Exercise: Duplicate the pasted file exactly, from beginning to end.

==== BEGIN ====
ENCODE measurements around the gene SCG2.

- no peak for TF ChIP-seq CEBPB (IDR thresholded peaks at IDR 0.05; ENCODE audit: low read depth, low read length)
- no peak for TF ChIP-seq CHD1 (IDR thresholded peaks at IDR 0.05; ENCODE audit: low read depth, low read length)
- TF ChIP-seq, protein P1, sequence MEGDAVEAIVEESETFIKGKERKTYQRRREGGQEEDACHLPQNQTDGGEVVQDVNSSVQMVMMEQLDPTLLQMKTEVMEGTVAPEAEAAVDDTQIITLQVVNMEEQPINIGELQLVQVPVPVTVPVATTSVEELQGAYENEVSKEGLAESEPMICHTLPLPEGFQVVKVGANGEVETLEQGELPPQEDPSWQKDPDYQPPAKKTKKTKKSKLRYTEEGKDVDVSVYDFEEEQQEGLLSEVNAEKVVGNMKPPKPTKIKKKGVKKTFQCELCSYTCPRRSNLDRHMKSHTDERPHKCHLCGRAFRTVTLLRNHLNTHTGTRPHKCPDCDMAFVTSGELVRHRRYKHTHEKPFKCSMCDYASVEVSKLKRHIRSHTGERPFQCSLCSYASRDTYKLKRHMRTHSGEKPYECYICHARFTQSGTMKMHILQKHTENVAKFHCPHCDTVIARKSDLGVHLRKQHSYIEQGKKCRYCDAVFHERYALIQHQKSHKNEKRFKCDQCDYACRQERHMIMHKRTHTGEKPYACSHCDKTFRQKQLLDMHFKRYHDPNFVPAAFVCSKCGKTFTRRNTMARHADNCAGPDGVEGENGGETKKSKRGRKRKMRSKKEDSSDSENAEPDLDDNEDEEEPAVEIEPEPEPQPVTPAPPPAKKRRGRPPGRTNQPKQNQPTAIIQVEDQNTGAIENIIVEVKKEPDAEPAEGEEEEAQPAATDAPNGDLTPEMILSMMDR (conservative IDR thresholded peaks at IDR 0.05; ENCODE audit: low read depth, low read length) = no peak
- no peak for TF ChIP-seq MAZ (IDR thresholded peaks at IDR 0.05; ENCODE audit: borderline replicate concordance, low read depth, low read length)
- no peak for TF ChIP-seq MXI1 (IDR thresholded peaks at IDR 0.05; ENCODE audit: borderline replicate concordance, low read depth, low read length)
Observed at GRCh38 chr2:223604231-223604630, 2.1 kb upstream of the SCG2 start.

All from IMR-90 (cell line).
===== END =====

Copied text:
ENCODE measurements around the gene SCG2.

- no peak for TF ChIP-seq CEBPB (IDR thresholded peaks at IDR 0.05; ENCODE audit: low read depth, low read length)
- no peak for TF ChIP-seq CHD1 (IDR thresholded peaks at IDR 0.05; ENCODE audit: low read depth, low read length)
- TF ChIP-seq, protein P1, sequence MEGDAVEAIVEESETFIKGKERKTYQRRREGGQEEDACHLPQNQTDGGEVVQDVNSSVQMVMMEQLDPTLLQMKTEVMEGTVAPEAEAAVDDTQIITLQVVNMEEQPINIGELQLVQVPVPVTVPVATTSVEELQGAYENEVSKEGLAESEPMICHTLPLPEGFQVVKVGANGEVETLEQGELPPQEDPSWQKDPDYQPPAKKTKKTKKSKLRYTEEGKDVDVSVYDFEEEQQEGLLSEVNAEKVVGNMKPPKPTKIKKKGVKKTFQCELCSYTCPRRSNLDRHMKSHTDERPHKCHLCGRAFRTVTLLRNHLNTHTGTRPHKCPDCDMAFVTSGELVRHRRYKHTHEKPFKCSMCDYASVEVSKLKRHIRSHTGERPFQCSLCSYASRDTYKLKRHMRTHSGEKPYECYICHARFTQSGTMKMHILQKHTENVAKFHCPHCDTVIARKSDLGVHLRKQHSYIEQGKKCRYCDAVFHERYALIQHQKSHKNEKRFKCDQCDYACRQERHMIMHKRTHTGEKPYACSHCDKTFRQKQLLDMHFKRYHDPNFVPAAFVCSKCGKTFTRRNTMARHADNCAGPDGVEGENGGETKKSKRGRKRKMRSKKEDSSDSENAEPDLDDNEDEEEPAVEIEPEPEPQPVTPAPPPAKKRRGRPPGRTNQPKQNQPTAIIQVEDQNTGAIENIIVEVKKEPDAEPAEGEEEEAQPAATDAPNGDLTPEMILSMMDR (conservative IDR thresholded peaks at IDR 0.05; ENCODE audit: low read depth, low read length) = no peak
- no peak for TF ChIP-seq MAZ (IDR thresholded peaks at IDR 0.05; ENCODE audit: borderline replicate concordance, low read depth, low read length)
- no peak for TF ChIP-seq MXI1 (IDR thresholded peaks at IDR 0.05; ENCODE audit: borderline replicate concordance, low read depth, low read length)
Observed at GRCh38 chr2:223604231-223604630, 2.1 kb upstream of the SCG2 start.

All from IMR-90 (cell line).